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King Crimson - In The Wake Of Poseidon CD (album) cover

IN THE WAKE OF POSEIDON

King Crimson

 

Eclectic Prog

3.83 | 2029 ratings

From Progarchives.com, the ultimate progressive rock music website

TCat
5 stars Okay, so it's already got a lot of reviews, but most people tend to compare it to it's predecessor. Yes there are similarities, but the music is still excellent just like it was in the first album. The line up is close to the same as the first. Greg Lake, prior to finishing this album, had decided to join Emerson and Palmer, but agreed to sing on a few of the tracks, and ended up singing on all of the vocal tracks except for "Cadence and Cascade" which was to be sung by Gordon Haskell, a future KC regular. However, with Lake leaving the band, Robert Fripp was actually considering a person who at the time was unknown by the name of Reginald Kenneth Dwight....wait a minute, that's Elton John's real name....why yes it is now that you mention it. Considering the first few albums that Elton John made, it's not a far stretch to imagine him singing some of these tracks, especially the folk-heavy pastoral sounding "Cadence and Cascade" and my curiosity makes me wonder how he would have fared on "Pictures of a City". I would imagine people wouldn't be saying this album was a clone of ICOTKC, but who knows. (BTW, Brian Ferry from Roxy Music was also considered as lead singer somewhere along the way.)

Anyway, whether it's a clone or not, think about how many bands were making clones at the time. It was a successful formula and it worked. But, they did the formula so well, that there was plenty of room to do it again, as long as it wasn't a direct copy, which in my opinion, it wasn't. I love this album as much as the debut album, if anything, I love it more because it hasn't been played to death like the debut.

It is still full or original music and still had it's huge influence on progressive rock and the development of it. You have "Pictures of a City" which is a chaotic opener (after the first very tranquil "Peace" theme that is) very similar to the structure of "21st Century Schizoid Man", except for the very quiet middle section, that patterns the sound of the experiemental section of "Moonchild" but thankfully not as long before it builds to a final climax. Then follows the peaceful, almost folkish, but better described as pastoral, number called "Cadence and Cascade" in the same style as was "I Talk to the Wind", and then the beautiful "In the Wake of Poseidon" which is in the same style as "Epitaph". All of this is great that the music was patterned after the debut album, but it is still excellent music and stands on it's own as masterpieces in music.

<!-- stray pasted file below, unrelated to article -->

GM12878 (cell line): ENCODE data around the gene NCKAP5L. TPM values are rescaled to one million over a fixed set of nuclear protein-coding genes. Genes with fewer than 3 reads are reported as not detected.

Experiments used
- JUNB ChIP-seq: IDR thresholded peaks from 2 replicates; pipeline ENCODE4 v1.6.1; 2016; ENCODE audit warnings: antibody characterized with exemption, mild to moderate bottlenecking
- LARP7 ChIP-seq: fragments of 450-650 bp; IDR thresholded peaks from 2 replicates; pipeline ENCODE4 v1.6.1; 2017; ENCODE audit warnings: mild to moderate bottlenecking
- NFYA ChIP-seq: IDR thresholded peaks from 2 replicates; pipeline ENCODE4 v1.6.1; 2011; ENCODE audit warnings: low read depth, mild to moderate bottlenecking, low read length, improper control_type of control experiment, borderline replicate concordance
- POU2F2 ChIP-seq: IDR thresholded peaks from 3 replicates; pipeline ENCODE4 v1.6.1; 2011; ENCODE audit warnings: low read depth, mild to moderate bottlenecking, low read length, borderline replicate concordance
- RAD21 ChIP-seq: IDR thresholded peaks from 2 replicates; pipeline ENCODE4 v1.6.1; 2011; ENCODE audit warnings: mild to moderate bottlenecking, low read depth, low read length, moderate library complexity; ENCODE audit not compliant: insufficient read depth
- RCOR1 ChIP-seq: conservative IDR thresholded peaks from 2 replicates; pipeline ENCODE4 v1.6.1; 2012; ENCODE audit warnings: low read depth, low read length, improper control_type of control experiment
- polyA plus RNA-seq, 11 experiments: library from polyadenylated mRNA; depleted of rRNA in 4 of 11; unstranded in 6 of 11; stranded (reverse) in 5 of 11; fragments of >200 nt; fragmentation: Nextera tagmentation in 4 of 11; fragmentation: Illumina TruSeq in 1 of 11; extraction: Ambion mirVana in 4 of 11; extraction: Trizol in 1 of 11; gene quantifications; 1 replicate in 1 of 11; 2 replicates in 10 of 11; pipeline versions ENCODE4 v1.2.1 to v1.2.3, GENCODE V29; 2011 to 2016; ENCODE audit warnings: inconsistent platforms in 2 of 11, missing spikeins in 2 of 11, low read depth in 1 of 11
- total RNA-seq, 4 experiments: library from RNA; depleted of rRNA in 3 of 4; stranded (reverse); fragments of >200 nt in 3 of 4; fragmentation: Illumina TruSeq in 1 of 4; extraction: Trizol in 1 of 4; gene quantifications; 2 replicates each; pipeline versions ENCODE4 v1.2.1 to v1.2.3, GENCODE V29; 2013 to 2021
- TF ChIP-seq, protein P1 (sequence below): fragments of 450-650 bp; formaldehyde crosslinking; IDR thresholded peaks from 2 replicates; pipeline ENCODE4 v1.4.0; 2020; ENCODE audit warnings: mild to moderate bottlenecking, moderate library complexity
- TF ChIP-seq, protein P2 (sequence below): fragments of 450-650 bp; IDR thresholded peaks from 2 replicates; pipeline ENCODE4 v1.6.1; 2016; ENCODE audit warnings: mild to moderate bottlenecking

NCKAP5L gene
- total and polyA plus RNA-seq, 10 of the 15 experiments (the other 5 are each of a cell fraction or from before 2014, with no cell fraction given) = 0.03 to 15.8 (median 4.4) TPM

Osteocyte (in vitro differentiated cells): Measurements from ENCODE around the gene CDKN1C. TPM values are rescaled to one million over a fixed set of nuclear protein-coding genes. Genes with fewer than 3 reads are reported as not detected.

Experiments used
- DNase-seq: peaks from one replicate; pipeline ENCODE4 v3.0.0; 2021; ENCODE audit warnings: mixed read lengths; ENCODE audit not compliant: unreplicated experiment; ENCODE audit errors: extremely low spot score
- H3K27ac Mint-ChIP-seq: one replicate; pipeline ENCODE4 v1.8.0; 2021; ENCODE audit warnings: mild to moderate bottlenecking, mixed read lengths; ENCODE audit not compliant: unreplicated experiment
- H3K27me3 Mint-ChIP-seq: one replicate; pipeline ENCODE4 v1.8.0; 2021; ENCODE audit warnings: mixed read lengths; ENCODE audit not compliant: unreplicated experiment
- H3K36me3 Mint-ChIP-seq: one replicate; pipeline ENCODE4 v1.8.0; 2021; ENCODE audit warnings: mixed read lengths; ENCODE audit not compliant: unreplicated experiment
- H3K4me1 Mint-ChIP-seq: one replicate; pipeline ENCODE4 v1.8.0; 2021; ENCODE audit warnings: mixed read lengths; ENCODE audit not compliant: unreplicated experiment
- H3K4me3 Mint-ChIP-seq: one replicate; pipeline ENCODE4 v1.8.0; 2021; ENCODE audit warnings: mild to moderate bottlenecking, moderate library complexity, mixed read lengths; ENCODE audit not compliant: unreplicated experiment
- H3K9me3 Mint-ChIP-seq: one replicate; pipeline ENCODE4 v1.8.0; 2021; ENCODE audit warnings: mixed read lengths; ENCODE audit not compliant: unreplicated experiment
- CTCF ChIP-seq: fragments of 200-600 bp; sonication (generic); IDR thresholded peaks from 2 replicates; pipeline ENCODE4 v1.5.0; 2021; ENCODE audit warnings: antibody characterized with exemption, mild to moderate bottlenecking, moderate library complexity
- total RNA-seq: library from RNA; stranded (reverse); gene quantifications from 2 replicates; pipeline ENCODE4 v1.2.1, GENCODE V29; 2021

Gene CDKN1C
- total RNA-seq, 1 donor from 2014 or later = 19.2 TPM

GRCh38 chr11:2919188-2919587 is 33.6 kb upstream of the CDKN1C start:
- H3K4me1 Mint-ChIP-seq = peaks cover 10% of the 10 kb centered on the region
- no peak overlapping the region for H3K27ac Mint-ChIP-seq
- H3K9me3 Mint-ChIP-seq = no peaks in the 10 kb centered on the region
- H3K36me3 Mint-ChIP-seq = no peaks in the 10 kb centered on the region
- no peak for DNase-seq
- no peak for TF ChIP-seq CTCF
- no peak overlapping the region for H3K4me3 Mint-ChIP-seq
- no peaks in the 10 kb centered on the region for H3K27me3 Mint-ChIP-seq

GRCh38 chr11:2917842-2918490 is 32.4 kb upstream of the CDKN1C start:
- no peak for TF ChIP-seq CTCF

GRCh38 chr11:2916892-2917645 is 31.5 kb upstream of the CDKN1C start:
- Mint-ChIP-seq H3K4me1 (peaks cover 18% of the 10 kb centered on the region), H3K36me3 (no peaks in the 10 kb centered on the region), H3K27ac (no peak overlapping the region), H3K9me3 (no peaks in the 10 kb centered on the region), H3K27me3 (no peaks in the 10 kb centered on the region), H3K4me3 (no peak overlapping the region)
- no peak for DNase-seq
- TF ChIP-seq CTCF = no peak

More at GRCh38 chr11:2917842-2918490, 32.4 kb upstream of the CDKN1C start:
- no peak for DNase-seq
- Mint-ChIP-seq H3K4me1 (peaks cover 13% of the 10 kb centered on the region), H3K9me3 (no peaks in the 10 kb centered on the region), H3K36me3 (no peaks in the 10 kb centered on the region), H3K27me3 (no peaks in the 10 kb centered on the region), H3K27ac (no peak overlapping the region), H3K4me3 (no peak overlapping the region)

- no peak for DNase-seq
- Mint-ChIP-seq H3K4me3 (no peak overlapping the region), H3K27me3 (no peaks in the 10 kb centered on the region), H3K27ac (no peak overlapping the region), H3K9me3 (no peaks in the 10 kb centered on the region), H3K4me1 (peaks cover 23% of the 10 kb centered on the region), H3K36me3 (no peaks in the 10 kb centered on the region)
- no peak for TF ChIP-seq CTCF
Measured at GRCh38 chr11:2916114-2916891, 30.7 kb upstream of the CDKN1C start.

The album on the 2nd half, however, takes on it's own personality as it starts with another version of "Peace", this time as a guitar solo. before losing the peacefulness to the amazing "Cat Food" which was released as a single (in an edited format), but which is the perfect antithesis of a pop single. Chaotic piano destroys the happy track and it's such a wonderful thing to see the satirical take on pop music even back then. What? Cat Food? Again? After this, KC takes off into a classical/rock fusion number called "The Devil's Triangle" which is actually Fripp's take on "Mars, The Bringer of War". The original title was to be "Mars" but they were not allowed to use that title because of Gustav's family trust's legal holdings on the classical piece. But KC does it justice and even uses a little Ravel in there too in the form of the percussion pattern and the development of the crescendo (Bolero, anyone?) This is also a track that has no clone on the debut, and it runs for over 10 minutes. It is also a masterpiece, and Fripp pulls off the arrangement with all respect to the original, then adds his own degree of chaos when he suddenly brings back the theme out of nowhere, but in an evilly warped way. This is genius. Finally, the original album ends with another version of the "Peace" theme. However, countless reissues include the "Cat Food" single edit (What? "Cat Food" again?) and then throws on the B-side "Groon" which was not originally available on the album. "Groon" is a wonderful guitar led avant-garde jazz piece which I think is another amazing track which defies description or even comparison. Take that pop radio! I wonder what Zappa thought of this.

Anyway, I stand behind my rating of 5 stars for this album. Yes it starts out with a similar formula as the debut album, but even the songs that follow that formula are excellent. Then it goes off on it's own to show that the band was going to progress even if there was inner turbulence in the ranks. Fripp was still able to put together an amazing album and that would make 2 in a row! 5 stars.

TCat | 5/5 |

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